The state of Virginia still can’t remove the Richmond’s Robert E. Lee statue as a city judge has taken the temporary injunction lawsuit under advisement. According to the reports, Richmond city officials are legally unable to remove the statue of the American Confederate general Robert Edward Lee, who was infamous for being a racist general. This statue symbolizes Southern pride, particularly white supremacy.
With the ongoing protests over George Floyd’s death ravaging the country, this statue is hurting the sentiments of black people and African-American heritage. A few weeks ago, the removal of Robert E. Lee’s statue was certain. However, Richmond city officials were unable to act due to two alleged lawsuits filed in the city court. These lawsuits stop the Governer of Virginia, Ralph Northam, from authorizing the order to remove the Confederate monument.
In the upcoming days, a Richmond city judge will hear the arguments in these lawsuits and then decide the fate of this controversial statue. Due to the recent heated ethnic tensions between black and white communities in the US, it is possible that the judge may rule to lift the order of temporary injunction that blocks the statue from being removed. These lawsuits have been filed, closed, rectified, and refiled from the time Gov. Northam instructed the Virginia Department of General Services to take it down as soon as possible.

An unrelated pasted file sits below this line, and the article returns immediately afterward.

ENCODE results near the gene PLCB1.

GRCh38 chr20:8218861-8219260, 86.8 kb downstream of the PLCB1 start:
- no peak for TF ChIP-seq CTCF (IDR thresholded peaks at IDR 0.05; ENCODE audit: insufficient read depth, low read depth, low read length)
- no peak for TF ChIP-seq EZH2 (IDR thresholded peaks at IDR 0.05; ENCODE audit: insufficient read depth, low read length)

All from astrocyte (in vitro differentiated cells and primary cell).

On July 21st, the owners of Monument Avenue property, represented by a lawyer, refiled the lawsuit a week after dropping a similar lawsuit in the Richmond court. The plaintiffs of this lawsuit include the Helen Marie Taylor, a Monument Avenue resident, Evan Morgan Massey, a trustee of the property owners, and three other owners. These plaintiffs have filed a temporary injunction on the removal orders and are challenging this action in the Richmond court.
The state of Virginia is still not clear about the removal of this statue. Until the temporary injunction is ruled out or the pending lawsuit is dropped, this statue cannot be removed from the Monument Avenue area in Richmond city. However, likely, an order to remove the statue will eventually be passed to de-escalate communal tensions.